Policy Memos

Russia's Security Agenda vis-a-vis Transatlantic Developments after the War in Iraq

Policy Memo:


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The sharp disagreements among Western countries over U.S. actions in Iraq are a serious test for Moscow for several reasons. First, although disagreements in the West have occurred before and indeed deepened after the disintegration of the Soviet Union and the Warsaw Pact, the Iraq crisis is qualitatively different. NATO members disagreed about the expansion of the alliance and the operations in Bosnia and Herzegovina as well as in Kosovo, but during the Iraqi crisis they have reached the critical level of a “split.” Second, despite great pains, Russia has almost adapted to its new role as a regional power rather than a global power. Two notions have factored into its practical foreign and security policy and, sometimes, even into its rhetoric. These are the recognition, first, of U.S. unilateral dominance in the security domain, particularly after the war in Afghanistan, and second, of Russia’s limited leverage, whether military-technical or political, to influence international security decisionmaking. [...]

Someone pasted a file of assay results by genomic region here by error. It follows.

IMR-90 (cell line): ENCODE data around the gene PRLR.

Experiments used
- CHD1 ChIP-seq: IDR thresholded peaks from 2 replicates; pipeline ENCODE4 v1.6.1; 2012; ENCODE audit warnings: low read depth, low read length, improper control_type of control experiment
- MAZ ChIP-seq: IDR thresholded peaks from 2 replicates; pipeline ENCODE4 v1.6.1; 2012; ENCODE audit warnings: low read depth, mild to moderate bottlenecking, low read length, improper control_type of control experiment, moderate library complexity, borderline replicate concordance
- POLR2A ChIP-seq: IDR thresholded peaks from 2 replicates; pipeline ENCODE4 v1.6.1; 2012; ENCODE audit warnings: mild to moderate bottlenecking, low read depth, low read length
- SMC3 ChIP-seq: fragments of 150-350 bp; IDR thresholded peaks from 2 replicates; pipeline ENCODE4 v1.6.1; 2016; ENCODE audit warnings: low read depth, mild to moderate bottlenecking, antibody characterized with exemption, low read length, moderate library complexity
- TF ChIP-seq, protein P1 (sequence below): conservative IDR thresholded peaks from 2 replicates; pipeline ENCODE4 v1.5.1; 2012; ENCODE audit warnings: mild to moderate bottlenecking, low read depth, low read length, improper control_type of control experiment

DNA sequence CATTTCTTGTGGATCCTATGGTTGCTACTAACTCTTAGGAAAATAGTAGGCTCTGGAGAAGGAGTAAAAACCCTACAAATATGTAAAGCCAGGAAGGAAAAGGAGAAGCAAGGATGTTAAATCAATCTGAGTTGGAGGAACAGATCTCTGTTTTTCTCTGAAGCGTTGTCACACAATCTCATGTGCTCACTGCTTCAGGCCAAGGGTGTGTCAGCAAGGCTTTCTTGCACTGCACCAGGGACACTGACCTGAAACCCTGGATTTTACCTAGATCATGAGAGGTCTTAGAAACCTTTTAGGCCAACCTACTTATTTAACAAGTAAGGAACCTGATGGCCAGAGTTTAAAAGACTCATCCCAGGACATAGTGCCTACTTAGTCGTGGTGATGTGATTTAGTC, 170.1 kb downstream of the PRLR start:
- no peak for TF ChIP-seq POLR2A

About the author

Senior Research Fellow
Institute of World Economy and International Relations (IMEMO), Moscow